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Article by Richard Melick Photo by Aaron Crooks

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First Look:

Audi Q5 DRIVER

I received a call one evening concerning the arrival of the new Audi Q5 at a Ed Carrol Audi in Fort Collins. Now, I personally have been looking forward to this new Audi since hearing of its development because I knew there would be some potential in it. To say that I walked away from this drive thinking any less would be a lie. Now, let us look at this whole dynamic. I had the keys to the brand new, barely on sale, Audi Q5. My passenger seat was not occupied by the sales manager, but my assistant editor. The look on both our faces was priceless to say the least. As we got pulled out of the dealership, we both knew we were about to have a good time. What can I say about my first impressions other than that I was in a state of shock and awe. I will not deny being a lover of comforts of an Audi, but this new vehicle has taken those comforts to an extreme. With just about two hours to take the baby SUV for a spin, we headed right out onto the busy streets of Friday night Fort Collins. Any of you that have driven in the fair college town will agree when I say the roads could have used some improvement five years ago. Driving down the main street in the Q5 though, those bumps and craters were simply ignored. That is the best way to describe the feeling. It wasn’t an overactive suspension that I have felt in other domestic and import small SUVs, but the vehicle seemed to glide over the road. Instead of having a feeling of driving a small SUV, I felt more as if I was driving a larger sport sedan. This little SUV almost got me in trouble though. As I headed to our first destination above Old Town, I hit some curves on a back road a little more vigorously than I probably should have, but the Q5 just kept begging to be driven like a smaller car. The police officer that we passed probably would not have thought the same, but luckily, he was preoccupied with another driver. With each turn of the wheel, the vehicle changed direction with ease and comfort.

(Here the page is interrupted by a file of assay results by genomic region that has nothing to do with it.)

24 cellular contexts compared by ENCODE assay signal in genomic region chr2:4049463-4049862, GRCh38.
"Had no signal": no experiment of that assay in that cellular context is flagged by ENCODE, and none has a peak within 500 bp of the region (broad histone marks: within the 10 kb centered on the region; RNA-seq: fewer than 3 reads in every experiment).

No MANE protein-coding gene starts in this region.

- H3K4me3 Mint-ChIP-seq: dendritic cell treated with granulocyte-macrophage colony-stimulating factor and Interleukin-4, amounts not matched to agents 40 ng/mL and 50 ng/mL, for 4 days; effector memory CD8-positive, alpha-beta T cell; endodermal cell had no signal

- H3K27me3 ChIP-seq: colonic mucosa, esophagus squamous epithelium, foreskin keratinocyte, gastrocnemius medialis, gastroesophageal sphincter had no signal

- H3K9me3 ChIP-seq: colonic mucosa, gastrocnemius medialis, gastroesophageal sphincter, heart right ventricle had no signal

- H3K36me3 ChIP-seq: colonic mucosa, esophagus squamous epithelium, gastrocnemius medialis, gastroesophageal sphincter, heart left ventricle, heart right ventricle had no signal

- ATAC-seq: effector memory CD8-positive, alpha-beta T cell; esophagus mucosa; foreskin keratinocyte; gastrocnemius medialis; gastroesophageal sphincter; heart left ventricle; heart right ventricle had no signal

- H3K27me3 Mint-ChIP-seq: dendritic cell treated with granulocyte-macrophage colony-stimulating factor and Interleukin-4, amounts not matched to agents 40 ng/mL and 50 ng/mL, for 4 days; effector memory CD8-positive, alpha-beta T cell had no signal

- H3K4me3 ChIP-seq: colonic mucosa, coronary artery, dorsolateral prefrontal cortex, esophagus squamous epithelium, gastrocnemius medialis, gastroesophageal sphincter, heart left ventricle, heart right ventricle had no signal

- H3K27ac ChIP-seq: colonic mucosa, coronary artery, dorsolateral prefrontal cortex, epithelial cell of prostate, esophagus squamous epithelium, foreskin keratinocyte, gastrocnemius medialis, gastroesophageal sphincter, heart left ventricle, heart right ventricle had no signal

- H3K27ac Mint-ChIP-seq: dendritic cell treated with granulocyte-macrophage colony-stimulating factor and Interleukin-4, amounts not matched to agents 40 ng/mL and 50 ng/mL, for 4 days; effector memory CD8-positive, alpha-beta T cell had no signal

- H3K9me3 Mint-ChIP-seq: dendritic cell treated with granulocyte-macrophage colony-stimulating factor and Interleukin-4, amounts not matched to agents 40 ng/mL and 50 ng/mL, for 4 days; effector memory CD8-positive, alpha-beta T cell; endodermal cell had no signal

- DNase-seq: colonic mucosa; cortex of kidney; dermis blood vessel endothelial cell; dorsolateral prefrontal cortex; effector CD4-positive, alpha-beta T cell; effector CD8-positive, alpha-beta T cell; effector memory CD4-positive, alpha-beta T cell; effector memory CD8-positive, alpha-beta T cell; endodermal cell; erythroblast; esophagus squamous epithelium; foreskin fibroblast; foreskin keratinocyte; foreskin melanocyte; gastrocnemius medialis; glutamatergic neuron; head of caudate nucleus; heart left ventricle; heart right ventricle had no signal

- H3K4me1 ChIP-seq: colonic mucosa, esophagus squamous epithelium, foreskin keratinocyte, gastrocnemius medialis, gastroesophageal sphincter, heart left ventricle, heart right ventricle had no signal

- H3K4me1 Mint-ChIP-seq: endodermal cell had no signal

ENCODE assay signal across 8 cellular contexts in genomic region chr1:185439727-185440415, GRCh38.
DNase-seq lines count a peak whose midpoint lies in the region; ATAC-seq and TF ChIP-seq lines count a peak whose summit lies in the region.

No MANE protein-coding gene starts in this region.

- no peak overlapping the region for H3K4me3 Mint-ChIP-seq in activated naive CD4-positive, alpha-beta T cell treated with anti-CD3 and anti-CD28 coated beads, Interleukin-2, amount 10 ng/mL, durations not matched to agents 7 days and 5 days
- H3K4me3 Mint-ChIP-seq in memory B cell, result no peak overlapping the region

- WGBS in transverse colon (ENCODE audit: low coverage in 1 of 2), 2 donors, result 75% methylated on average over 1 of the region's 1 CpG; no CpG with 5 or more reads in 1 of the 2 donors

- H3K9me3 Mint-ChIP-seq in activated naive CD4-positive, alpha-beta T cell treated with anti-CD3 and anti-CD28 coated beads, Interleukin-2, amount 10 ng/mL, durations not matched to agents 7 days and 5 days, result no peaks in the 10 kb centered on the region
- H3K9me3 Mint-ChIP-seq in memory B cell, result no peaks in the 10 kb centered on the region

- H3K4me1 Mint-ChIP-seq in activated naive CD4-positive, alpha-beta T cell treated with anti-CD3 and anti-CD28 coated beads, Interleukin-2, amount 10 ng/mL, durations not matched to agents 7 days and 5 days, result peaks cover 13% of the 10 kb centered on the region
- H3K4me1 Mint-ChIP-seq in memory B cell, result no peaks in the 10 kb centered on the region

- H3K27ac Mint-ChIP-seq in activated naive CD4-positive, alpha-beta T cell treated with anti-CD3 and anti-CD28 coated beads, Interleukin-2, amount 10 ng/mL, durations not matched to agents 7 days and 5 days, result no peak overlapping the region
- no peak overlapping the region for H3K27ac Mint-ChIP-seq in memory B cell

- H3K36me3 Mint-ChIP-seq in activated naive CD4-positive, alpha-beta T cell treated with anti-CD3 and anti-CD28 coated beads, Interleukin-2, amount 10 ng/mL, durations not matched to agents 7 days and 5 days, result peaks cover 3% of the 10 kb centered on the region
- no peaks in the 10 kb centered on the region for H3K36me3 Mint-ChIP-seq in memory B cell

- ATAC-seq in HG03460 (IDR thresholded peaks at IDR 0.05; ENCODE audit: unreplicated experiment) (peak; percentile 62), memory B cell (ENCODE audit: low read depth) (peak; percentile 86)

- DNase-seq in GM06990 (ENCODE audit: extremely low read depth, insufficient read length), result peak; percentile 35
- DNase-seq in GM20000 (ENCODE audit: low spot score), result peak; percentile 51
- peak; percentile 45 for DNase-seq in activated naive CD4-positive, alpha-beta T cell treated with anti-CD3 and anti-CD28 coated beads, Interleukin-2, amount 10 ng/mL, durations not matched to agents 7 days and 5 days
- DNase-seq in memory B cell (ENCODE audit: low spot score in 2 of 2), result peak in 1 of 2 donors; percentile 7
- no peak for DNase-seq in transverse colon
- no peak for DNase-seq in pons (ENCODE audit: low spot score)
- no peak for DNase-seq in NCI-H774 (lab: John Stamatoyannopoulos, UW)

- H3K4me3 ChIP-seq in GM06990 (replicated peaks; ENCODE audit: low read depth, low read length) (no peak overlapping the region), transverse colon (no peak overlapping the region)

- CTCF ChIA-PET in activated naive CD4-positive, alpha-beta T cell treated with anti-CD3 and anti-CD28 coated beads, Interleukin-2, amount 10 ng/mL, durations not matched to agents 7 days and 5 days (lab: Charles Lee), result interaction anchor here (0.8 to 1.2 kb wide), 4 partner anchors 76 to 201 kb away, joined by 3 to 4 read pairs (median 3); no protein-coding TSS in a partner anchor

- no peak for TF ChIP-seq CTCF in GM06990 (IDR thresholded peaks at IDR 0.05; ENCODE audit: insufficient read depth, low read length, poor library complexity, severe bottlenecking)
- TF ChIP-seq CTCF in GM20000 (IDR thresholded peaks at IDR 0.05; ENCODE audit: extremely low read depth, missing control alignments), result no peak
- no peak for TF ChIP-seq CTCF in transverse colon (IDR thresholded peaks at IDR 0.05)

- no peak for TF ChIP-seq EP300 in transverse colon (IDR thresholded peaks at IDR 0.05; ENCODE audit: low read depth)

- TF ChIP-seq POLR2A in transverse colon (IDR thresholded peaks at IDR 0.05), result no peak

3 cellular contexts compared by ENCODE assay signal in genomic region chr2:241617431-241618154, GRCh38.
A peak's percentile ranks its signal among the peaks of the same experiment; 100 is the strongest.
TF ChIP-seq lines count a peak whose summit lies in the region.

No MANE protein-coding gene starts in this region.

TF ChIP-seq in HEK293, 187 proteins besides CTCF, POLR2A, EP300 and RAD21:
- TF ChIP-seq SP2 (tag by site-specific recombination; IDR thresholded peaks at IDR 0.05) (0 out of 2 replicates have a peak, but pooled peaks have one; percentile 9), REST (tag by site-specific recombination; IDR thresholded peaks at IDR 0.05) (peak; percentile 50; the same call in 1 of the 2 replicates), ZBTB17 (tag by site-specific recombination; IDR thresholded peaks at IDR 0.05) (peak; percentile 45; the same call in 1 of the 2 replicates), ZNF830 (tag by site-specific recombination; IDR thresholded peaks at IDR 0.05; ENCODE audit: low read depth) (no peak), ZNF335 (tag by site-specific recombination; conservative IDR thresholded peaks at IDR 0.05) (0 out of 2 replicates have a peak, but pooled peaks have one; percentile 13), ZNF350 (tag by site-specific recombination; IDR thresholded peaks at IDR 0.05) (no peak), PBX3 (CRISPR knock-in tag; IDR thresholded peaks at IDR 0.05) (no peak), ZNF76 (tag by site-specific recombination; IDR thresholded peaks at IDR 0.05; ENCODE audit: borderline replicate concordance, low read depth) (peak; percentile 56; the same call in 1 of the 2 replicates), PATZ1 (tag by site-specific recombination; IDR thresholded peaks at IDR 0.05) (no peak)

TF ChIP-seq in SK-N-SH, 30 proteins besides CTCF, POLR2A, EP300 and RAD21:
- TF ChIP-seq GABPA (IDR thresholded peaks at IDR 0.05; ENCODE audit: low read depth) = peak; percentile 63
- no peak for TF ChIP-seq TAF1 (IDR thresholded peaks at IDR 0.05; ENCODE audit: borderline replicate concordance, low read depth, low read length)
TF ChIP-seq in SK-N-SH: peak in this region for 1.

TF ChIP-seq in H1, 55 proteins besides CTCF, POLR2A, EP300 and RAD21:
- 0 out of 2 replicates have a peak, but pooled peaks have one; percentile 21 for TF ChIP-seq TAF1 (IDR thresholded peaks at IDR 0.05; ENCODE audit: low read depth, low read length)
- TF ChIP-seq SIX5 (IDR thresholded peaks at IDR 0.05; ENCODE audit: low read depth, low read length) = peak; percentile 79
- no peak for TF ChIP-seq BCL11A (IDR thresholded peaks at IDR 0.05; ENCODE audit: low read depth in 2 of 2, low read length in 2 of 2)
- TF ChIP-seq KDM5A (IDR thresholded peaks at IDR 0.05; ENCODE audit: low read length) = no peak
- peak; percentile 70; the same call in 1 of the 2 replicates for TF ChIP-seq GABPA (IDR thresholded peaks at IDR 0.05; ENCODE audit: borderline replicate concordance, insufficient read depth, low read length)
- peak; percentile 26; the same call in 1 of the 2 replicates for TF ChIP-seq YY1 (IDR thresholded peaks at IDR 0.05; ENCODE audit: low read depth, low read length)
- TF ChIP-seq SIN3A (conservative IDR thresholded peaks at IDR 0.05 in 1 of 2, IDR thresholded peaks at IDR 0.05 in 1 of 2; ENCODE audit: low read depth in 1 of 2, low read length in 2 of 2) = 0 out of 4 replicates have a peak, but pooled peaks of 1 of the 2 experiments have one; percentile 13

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As we approached the five story parking garage that would become the setting of our impromptu photo shoot, I knew that I was going to have a little fun heading to the top. Rolling around the concrete structure, we could barely hear a whisper of sound from the engine as I gunned it up the ramps. Only when I lowered my windows did we hear the surprisingly powerful V-6 growl. And as with the curvy road, the Q5 handled magnificently going all the way to the top. It was not until we were able to get the vehicle to the top, away from other cars, that the Q5’s real beauty showed. As we set the car up for the shoot, the curves reflected the surrounding buildings and walls with elegance. From front to back, the whole vehicle just had a look of confidence and comfort. I can honestly say that I was immediately in love with this new design from Audi. What really caught my eye was that at every angle, you caught a glimpse of the elegant smooth curves. This is no miniature Q7; this is a whole new beast with its own elements of beauty. I am realizing this has become a love letter of sorts for this new ride, but that is not my goal. When I was given the opportunity to take the Q5 for a spin, I was more interested in seeing its potential. Being compared by some to the new Audi A4 with a taller suspension, I wanted to see if there was going to be a new player in the aftermarket community, or if we would be stuck with stock. In all honesty, the potential is there. With some nice power modifications, such as exhaust and forced induction, and a good suspension upgrade, the Q5 would be transformed from the grocery into a canyon-eating small SUV. -EB